I’d like to introduce myself. My name is Chuck Malone. I am now the 3rd contributing writer to Kampai.US.
I just spent 2 months in Amami-o-shima, an island off the coast of Kagoshima Prefecture in southern Japan. I went there to learn how to make kokuto, or black sugar, shochu. How did I get there? Well, that’s kind of a long story. Let me start at the beginning. In fact, before that.
From 2005 to 2011, I was a touring piano player and jazz composer based in Chicago and working a variety of part-time jobs to make ends meet. In 2011 I felt stuck as a struggling musician. I needed a change. So, I did what most people do. I joined the Navy … the Navy band that is. For four years I played keyboards and marched the bass drum and cymbals in the United States Navy Band. In 2013, I was stationed at Fleet Activities Yokosuka, a US Naval Base at the mouth of Tokyo Bay in Kanagawa Prefecture. When not deployed, I lived in an apartment across the street from an Okinawan bar. There was the first place I tasted the sweet nectar of shochu. Well it might have been Awamori, but I was fascinated by this new drink, and its many different varieties. I soon discovered chu-hai (shoCHU HIGHballs), which is shochu mixed with fruit juices, which are so light and refreshing. What is this? How had I missed this my whole adult life? After being honorably discharged in 2015, I moved to New York City, mainly because it is the music capital of the world, but also the GI Bill covered 100% of my tuition at The New School.
When I arrived in New York I was surprised by that lack of shochu. Where was this amazing drink that’s found in every restaurant, izakaya, liquor shop, super market, and convenience store in Japan? As I’m sure many of you know from Kampai.US itself, you can find shochu in NYC if you are looking, but why was there so little of it? Why was is it labeled soju sometimes? I didn’t get it. I would be out at a bar with friends and miss ordering a glass of mizuwari shochu or a chu-hai. I wanted all my friends to try the many varieties and taste the diversity of this hidden Japanese drink. I became obsessed with the idea of bringing shochu awareness to America. Before I knew it, my full-time job was no longer being a musician. I was now on a mission to learn as much as I possibly could about shochu and spread the word.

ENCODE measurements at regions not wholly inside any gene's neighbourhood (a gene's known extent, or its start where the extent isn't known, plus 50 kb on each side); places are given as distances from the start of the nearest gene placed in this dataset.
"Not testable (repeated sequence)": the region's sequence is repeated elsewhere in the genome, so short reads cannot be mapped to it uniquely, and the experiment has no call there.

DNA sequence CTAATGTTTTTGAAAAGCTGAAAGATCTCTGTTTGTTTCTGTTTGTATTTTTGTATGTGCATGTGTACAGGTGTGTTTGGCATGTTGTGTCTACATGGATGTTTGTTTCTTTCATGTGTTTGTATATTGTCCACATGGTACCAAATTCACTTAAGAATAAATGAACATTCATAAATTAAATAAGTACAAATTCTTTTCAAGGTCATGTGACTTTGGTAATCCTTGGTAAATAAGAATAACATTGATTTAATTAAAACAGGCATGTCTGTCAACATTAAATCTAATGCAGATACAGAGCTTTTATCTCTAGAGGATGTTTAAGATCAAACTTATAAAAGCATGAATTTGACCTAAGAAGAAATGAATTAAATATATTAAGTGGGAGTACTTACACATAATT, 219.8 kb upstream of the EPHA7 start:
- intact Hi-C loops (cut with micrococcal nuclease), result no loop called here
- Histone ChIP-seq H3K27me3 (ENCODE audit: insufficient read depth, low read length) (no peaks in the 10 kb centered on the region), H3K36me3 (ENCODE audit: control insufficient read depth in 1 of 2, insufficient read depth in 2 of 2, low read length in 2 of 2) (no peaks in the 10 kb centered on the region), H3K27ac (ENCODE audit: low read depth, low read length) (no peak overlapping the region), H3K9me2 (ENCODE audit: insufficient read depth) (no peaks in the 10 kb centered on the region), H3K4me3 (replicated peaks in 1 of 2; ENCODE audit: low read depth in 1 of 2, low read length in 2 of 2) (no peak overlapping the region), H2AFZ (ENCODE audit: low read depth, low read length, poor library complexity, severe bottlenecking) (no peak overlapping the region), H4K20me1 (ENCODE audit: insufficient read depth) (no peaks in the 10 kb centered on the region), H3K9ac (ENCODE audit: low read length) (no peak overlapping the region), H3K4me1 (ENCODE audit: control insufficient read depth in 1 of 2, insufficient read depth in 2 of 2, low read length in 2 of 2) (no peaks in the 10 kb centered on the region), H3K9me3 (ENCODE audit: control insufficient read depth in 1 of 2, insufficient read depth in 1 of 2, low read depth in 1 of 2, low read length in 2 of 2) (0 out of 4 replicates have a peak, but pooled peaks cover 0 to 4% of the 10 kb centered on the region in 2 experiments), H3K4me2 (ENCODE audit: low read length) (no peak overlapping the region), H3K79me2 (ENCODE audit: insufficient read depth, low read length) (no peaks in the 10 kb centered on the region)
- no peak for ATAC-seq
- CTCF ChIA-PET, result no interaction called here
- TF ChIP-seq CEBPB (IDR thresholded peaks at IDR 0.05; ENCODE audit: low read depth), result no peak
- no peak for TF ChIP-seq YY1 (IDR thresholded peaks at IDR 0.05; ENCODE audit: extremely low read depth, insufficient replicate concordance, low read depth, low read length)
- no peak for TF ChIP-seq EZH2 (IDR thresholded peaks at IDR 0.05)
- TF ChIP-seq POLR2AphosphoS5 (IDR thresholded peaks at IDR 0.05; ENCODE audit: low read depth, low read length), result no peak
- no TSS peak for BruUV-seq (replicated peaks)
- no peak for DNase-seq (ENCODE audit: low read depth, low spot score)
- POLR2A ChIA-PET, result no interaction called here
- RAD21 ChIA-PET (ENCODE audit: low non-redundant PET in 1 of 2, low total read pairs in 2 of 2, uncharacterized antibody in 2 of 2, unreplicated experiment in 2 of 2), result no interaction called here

A quick google search led me to Stephen Lyman. I messaged him on Facebook and he invited me to a Shochu’sday. I was immediately impressed by his vast knowledge on the subject, and all the work he had already done to promote shochu in the States. In the spring of last year, with the mindset of working at a shochu distillery, I won a scholarship to intern at an overseas company. I contacted Stephen, who then worked his magic. In less than a month Stephen had arranged not one, but two shochu companies for me to intern with.
Stephen also connected me with a shochu lover and jazz singer friend of his, Tomoko Miyata. As an introduction Tomoko and I talked for over an hour on the phone. She was curious about who this random American guy was and why he wanted to learn so much about shochu. She was also concerned about who I was and if I had the character to warrant her recommendation. Thankfully I passed the test. Tomoko reached out to the Nishihira Shochu Company in Amami-o-shima, which needed an extra hand. The Nishihira family is full of musicians who love making kokuto (black sugar) shochu. It was a perfect fit for me! Stephen connected my love of music and shochu with Tomoko, then Tomoko did the same with the Nishihira family. In October of last year, I left New York to make kokuto shochu by day and jazz by night. It was an incredible journey that I look forward to sharing with you over the next few weeks.
I am thrilled to be a part of the Kampai writing crew and let’s explore this wonderful drink together!